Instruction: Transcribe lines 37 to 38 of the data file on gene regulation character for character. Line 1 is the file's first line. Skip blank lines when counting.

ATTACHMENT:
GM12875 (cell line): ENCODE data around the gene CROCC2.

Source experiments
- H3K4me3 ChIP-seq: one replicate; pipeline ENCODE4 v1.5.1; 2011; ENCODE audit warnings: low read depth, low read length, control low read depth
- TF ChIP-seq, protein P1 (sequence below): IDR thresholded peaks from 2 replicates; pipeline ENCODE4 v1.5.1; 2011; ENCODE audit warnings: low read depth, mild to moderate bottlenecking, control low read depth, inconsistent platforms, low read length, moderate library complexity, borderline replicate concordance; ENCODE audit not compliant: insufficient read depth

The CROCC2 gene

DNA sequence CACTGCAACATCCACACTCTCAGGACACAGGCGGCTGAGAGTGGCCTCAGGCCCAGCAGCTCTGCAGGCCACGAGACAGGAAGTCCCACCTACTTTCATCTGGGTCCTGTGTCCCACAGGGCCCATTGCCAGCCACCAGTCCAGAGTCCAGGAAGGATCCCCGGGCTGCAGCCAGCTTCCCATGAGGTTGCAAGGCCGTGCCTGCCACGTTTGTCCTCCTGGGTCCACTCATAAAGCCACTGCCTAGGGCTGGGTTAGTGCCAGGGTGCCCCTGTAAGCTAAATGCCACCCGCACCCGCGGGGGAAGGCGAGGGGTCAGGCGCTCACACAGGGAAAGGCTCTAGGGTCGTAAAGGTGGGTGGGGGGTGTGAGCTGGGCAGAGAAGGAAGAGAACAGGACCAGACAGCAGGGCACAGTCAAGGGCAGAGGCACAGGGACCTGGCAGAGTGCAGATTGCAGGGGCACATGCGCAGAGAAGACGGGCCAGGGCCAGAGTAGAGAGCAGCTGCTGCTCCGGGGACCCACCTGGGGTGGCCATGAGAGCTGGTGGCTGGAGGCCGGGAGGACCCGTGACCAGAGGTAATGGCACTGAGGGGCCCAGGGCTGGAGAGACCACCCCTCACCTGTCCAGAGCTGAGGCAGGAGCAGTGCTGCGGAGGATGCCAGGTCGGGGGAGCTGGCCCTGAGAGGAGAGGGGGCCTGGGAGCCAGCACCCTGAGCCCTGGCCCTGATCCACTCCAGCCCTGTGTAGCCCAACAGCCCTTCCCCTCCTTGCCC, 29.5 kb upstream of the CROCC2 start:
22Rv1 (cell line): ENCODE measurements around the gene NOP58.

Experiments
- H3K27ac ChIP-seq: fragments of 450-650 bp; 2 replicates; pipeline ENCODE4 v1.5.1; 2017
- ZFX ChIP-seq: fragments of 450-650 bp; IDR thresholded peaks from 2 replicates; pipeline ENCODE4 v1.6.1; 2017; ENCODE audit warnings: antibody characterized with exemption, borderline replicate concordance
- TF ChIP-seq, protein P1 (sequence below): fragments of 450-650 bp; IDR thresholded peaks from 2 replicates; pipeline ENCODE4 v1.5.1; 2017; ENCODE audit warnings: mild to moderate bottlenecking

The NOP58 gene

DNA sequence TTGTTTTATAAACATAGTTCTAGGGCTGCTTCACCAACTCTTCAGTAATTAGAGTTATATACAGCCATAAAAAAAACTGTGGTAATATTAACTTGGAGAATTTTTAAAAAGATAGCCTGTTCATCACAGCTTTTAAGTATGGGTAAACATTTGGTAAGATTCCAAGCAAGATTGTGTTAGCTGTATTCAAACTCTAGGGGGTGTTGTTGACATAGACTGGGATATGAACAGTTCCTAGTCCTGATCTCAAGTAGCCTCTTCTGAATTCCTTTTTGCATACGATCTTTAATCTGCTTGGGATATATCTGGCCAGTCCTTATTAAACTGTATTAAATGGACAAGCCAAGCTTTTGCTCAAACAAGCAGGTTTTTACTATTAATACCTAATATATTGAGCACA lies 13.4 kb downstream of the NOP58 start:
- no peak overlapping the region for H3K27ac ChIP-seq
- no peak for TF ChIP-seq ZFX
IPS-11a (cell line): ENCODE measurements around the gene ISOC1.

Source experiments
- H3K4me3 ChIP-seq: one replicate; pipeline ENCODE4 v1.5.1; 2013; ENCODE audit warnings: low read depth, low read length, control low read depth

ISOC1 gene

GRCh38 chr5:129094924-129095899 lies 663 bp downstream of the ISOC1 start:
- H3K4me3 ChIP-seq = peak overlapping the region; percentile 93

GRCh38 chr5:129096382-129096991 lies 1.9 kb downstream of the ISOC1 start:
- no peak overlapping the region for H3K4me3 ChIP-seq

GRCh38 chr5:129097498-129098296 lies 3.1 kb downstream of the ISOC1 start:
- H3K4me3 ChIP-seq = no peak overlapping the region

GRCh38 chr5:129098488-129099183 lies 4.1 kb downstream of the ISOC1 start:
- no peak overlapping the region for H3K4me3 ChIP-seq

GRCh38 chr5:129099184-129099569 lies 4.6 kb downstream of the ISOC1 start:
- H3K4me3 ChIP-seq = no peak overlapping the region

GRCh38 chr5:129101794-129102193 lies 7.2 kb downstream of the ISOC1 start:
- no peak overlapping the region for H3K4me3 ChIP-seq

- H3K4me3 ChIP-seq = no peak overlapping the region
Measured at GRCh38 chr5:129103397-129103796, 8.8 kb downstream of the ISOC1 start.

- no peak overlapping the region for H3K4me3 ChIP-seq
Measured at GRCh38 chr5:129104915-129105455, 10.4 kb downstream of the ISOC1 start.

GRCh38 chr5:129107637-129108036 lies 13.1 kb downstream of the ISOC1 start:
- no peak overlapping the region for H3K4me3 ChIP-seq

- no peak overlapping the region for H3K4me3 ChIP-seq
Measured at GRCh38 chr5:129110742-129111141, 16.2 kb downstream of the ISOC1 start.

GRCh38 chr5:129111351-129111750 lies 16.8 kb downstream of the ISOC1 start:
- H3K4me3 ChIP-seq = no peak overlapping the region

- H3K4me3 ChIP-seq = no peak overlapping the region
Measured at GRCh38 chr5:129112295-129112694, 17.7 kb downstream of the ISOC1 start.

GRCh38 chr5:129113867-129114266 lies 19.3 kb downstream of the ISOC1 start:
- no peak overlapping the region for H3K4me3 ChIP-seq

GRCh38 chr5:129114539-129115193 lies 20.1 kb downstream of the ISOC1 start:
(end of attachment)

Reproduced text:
- no peak overlapping the region for H3K4me3 ChIP-seq

- no peak overlapping the region for H3K4me3 ChIP-seq